I have the same mindset as M.D. – bugging out is your absolute last resort. You’ll never be able to carry as much as you can store in your house, and your house is (or very well should be) water tight.
That being said, there are going to be situations where you have to get out. If your city is under water. If Ebola is going around (stay away from people with blood coming out of all of their orifices, eh?), if martial law is called, if the power is out and you live in a big city – all these things are good cues for you to leave.
Everyone should have a bug out bag. Everyone. Disasters and situations can come very quickly where you need to leave and NOW – you won’t have time to pack a bag in all cases, so you must have one ready to go. But if you’re like me, you don’t have all sorts of excess money to throw at high end products for something you may (and hopefully never) have to use. Also if you’re like me, you’re healthy and in not too bad shape, but you’re also no Olympic athlete. There’s a saying when it comes to bags for camping, hiking, and especially bug out bags where you have to be mobile – “Ounces mean pounds, and pounds mean pain”.
Your bug out bag should overall be small, light and portable. But that’s a whole topic for an entire other article of a type that’s already saturating the internet. I’m here today to talk about cheap, light ideas for shelter to bring with you on your bug out.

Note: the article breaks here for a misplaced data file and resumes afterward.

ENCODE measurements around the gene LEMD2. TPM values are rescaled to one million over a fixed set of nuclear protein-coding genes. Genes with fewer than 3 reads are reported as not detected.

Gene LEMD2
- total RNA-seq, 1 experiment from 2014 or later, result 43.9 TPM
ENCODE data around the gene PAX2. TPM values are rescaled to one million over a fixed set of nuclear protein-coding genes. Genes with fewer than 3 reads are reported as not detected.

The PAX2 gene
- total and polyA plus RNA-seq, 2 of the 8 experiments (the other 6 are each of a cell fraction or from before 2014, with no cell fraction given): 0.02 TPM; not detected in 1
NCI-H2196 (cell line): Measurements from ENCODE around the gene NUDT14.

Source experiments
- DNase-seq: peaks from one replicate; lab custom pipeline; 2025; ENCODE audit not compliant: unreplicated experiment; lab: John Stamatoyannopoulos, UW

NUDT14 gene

What Is Shelter?
Shelter is the idea of keeping the elements at bay so you can stay warm and dry. This is why you live in a house or apartment, and not out in the open. Humans, with our slow crappy metabolisms and our hairless skin, are probably one of the most susceptible creatures on the planet to the elements. We need to stay out of the wind, we need to keep our temperatures at a decent level, and an excess of water tends to make our skin shrivel, then get infected, then rot and fall off.
No one wants their skin to fall off, I’m almost 100% sure of that.
Seeing that we can die of exposure almost as fast as we can die of thirst, shelter is an absolute must in your bug out bag. I’m sure you’d all like to bring a 3,000 square foot holiday house with granite counter tops, but that’s not going to fit in your 45 liter bug out bag. Your shelter will not be comfortable, but it will keep you alive, that’s the idea. It will not be heavy, and it will not be expensive, and here are some ideas for you.
Contractor Grade Garbage Bags.
They are thick, they are big, they are cheap, they are durable, they are light, they can fold up in to a teeny space, and they have a million uses.
I have one in my bug out bag specifically to use as a ground sheet. The ground can conduct cold and wet very quickly. Using a big garbage bag will stop moisture from getting through the ground to you. If you are in an area with some dry vegetation, stuff the garbage bag full of dry leaves, or soft pine branches or grass or straw or whatever is around. This will give you both some insulation from the grounds cold, as well as some padding for comfort.
You can also use a garbage bag as a make shift bivvy sack (see below) or a make shift rain poncho or tarp. Put a few in your bug out bag, you won’t regret it.